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Overview of Predictive Policing
Law enforcement work is frequently reactive: officers respond to calls for service, quell disturbances, make arrests. Today more than ever, law enforcement work is also proactive: officers make connections and develop networks within their communities that lead to joint problem solving, they assess small problems and take steps to prevent them from becoming bigger.
In proactive policing, law enforcement uses data and analyzes patterns to understand the exact nature of a problem. Officers devise strategies and tactics to prevent or mitigate future harm. They evaluate results and revise practices and policing to improve situations. Larger departments combine an array of data with street intelligence and crime analysis to produce better assessments and make predictions about what might happen next if they take various actions.
What Is Predictive Policing? The technique of integrating data analysis with professional law enforcement expertise to understand why a problem arises and how to avoid the next problem is called predictive policing. It builds on and melds pieces of community policing, intelligence-led policing and hot spots policing.
NIJ's Role in Predictive Policing
NIJ is supporting law enforcement's efforts related to predictive policing:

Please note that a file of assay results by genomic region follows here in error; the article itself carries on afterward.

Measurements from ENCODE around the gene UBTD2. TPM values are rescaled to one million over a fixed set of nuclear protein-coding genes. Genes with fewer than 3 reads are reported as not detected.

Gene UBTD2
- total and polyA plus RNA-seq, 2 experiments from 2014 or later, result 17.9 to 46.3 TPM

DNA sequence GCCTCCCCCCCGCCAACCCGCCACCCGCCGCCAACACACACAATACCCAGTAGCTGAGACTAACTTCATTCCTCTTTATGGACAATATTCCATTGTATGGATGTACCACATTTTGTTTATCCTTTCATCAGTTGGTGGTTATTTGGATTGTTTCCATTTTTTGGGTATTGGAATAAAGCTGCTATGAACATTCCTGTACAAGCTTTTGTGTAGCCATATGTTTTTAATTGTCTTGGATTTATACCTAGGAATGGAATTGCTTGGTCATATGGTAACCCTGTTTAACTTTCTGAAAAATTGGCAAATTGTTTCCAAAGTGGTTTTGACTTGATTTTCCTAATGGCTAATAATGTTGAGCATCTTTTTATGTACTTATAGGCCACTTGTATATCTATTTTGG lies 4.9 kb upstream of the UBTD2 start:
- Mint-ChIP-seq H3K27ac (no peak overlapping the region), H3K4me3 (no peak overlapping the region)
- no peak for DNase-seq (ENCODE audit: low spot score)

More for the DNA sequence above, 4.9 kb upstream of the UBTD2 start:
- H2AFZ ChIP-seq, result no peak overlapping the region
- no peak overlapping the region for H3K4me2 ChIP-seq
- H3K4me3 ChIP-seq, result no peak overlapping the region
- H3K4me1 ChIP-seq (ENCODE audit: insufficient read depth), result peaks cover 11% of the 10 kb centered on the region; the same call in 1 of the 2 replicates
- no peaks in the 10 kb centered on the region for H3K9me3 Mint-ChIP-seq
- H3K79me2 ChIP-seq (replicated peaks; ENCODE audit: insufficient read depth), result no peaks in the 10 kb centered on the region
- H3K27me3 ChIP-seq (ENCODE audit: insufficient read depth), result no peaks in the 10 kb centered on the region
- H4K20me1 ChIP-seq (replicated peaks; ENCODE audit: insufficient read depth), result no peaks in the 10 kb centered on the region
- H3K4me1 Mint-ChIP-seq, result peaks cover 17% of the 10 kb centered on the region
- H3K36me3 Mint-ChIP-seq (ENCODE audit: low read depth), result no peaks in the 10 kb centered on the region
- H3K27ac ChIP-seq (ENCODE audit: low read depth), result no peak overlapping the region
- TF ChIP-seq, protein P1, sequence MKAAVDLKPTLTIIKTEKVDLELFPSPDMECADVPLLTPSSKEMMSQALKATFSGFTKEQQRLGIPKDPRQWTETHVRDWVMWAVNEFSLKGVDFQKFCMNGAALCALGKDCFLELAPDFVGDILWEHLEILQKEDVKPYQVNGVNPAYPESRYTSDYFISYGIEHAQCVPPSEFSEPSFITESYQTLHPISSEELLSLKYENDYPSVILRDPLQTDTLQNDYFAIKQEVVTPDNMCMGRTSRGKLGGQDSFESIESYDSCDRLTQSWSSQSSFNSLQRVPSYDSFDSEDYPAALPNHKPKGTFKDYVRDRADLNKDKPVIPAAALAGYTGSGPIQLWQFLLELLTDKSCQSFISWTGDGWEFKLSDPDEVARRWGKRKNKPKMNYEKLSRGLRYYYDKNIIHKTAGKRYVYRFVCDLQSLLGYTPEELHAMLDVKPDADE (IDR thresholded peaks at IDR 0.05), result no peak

- We have convened symposiums with law enforcement executives to discuss issues around predictive policing.
- We are supporting the implementation and evaluation of predictive policing in two departments.
Predictive Policing Symposium. NIJ has convened two symposiums where researchers, practitioners and law enforcement leaders developed and discuss the concept of predictive policing and its impact on crime and justice. The first was held in Los Angeles and attended primarily by larger departments. The second was held in Providence, Rhode Island, and attended primarily by smaller departments.
Predictive Policing Grants. Two agencies-Chicago and Shreveport-applied under a competitive solicitation and won awards to explore data-driven policing strategies. In phase 1, the agencies received funding to identify a problem and develop strategies to solve it. In phase 2, they are implementing and evaluating the strategies.